According to Reuters,
France will open a center late this year to help reintegrate young French citizens who return from conflict zones such as Syria but are not subject to prosecution, Prime Minister Manuel Valls said on Wednesday.
The problem isn’t what to do with them after they return, the problem is that as French citizens they go in the first place, and that their number is rising. Prime Minister Valls recently told French television that he predicts the number of Europeans going to fight for ISIS could reach 5,000 by the Summer and 10,000 by the end of the year. It’s hard to imagine that someone who’s willing to be shot at, martyr themselves, or behead somebody, wasn’t first indoctrinated into this vicious form of Islam in Europe herself.
Germany has hundreds of citizens fighting with ISIS, and when they return they are treated like heroes by fellow Islamists. There doesn’t seem to be an effort stop them from going in the first place nor the ability to keep them from coming back:
The interior minister remained very vague on the question of what can be done to prevent German jihadists from traveling unhindered to crisis regions. It’s a sensitive issue for his ministry. After all, the individuals in question are generally German citizens capable of traveling with identification documents to the Turkish border and then back to Germany. By then, they are radicalized and potentially traumatized, but certainly experienced in war. A working group is now set to discuss what legal options are available to deny them re-entry. (Deutsche Welle)
With 10,000 European ISIS volunteers expected by the end of the year, I’d advise them to work with haste. Europe is where the problem originates. But instead of solving it by delimiting immigration from Muslim countries, France intends to “reintegrate” the ISIS volunteers. But how can a country expect to reintegrate people who were never integrated or assimilated in the first place?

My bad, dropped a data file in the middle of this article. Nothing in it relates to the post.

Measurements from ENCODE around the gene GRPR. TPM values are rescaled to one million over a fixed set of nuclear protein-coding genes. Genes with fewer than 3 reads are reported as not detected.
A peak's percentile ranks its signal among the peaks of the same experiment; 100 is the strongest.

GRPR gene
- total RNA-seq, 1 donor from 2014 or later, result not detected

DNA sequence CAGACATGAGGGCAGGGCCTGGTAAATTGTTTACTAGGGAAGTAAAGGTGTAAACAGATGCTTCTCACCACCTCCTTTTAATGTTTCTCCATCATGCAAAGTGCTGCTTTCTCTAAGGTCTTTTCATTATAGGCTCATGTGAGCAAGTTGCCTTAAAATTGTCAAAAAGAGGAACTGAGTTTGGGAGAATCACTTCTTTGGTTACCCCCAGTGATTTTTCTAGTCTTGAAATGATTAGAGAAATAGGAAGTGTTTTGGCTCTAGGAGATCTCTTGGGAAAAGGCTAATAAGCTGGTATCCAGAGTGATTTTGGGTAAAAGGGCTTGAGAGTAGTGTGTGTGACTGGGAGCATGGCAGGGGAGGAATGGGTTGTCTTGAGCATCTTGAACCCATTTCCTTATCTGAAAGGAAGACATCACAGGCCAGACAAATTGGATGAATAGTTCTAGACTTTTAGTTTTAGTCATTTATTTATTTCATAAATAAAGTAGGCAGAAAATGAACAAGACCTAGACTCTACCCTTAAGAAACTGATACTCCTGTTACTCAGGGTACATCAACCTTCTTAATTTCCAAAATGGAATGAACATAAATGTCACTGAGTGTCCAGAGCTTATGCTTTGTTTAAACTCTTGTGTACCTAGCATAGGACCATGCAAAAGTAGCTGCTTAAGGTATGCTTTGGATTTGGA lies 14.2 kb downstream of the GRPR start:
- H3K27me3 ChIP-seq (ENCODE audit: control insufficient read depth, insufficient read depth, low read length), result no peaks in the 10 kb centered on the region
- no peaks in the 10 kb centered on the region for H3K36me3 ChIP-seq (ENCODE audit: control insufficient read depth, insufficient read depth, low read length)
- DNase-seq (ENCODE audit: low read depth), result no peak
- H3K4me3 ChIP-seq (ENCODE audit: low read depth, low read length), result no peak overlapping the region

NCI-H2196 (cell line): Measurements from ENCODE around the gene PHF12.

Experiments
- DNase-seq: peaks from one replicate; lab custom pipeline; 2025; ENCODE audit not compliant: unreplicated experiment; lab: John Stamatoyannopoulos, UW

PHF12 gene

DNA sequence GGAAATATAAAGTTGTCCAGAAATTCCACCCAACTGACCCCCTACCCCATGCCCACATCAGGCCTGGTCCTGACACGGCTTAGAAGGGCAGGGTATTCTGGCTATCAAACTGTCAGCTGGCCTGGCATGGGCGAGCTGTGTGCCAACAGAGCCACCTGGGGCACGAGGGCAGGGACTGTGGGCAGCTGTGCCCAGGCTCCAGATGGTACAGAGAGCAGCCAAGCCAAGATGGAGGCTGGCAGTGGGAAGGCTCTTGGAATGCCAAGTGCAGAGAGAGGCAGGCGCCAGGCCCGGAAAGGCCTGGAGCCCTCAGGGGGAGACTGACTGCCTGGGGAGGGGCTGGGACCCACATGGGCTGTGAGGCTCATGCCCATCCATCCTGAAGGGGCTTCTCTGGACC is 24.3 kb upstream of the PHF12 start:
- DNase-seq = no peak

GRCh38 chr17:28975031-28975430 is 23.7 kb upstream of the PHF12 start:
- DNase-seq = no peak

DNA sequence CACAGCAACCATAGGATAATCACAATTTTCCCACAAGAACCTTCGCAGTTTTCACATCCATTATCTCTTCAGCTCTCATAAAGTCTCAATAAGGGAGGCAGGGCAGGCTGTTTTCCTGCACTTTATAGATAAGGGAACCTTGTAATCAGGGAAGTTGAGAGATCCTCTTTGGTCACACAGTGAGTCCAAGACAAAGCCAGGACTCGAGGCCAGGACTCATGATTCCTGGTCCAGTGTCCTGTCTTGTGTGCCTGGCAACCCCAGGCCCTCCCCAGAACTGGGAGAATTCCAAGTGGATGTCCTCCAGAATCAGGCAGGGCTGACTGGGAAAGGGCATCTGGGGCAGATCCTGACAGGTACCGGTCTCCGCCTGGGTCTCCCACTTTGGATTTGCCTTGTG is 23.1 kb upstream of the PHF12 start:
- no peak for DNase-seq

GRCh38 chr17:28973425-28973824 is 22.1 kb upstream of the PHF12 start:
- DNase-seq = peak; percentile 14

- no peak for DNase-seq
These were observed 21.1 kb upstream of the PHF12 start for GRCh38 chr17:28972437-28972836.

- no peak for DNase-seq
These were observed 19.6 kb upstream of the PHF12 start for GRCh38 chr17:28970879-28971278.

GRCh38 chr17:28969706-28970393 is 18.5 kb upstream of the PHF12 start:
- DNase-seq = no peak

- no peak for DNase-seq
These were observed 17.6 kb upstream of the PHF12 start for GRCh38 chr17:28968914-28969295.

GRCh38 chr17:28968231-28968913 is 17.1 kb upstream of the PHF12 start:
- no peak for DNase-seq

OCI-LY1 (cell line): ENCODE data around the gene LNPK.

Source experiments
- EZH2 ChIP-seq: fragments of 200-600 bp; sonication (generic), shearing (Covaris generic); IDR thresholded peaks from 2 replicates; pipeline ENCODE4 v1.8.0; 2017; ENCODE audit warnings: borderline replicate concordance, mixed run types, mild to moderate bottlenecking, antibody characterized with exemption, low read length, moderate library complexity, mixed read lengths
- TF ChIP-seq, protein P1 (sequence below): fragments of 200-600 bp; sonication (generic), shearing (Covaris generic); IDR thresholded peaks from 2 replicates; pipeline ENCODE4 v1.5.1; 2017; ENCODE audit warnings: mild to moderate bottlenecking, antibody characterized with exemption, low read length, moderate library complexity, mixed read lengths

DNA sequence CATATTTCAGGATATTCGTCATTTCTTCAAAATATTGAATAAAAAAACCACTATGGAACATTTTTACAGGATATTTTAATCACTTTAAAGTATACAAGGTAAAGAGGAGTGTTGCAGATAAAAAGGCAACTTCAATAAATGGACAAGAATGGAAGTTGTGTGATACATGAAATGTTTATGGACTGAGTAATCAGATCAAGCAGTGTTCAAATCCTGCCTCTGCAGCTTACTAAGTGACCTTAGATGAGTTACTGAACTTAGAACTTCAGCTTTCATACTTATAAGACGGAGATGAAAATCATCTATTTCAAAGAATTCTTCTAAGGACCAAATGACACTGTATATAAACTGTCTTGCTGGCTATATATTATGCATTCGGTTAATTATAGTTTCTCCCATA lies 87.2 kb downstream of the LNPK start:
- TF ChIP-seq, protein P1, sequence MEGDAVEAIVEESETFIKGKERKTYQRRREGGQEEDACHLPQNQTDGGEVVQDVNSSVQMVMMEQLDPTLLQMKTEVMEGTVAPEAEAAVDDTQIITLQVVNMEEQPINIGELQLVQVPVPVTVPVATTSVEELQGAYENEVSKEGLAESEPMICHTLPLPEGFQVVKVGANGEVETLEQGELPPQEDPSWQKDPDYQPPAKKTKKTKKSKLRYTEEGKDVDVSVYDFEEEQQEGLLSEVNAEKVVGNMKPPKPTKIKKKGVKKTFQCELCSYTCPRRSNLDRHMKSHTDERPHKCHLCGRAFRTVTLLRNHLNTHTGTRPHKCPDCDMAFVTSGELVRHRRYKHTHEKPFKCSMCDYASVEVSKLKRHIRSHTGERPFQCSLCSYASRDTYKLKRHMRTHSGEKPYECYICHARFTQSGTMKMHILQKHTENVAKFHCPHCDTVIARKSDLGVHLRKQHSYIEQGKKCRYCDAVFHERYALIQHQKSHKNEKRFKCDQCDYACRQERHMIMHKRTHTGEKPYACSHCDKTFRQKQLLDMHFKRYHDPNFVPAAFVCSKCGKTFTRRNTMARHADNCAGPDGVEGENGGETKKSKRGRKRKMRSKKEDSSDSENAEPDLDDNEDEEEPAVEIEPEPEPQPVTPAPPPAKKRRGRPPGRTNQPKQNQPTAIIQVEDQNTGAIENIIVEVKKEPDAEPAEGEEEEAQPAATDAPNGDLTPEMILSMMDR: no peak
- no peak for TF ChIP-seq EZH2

ISIS and Social Media
How do these Europeans even connect with ISIS? In a recent Washington Post article the same question was asked. One suggestion was that it had to do with the clever use of social media:
One of the clearest signs of the change can be found on social media. ISIS and other modern, more radical groups deploy a savvy, unerringly millennial social media strategy that combines Instagram, Twitter, Facebook and Mideast networks such as Dawn. The images are a mishmash of cats, guns and surreal hashtags.
The recruiters are easily able to reach disaffected Muslim youth from around the world who want more meaning and purpose in their lives.
Targeting European Christians
The case of Sid Ahmed Ghlam, a French national, is different in that he did not travel to Syria and join ISIS. Nevertheless, he was ordered to stage an attack on Christian churches in Paris but was caught before an attack took place. The order apparently came from ISIS. What is notable about the story is that ISIS was almost able to carry out a domestic terrorist attack in Europe through someone who was essentially nothing more than a sympathetic Jihadist. Something else to note is that the targets were Christians, not Jews. They will murder both; but if an increasing number of European Jihadists are taking orders from ISIS, Christians have a problem on their hands.
St. Hildegard’s fifth era, the Grey Wolf, is almost upon us. It is described as including a time of intense persecution of the Church, the reality of which is becoming more conceivable every day.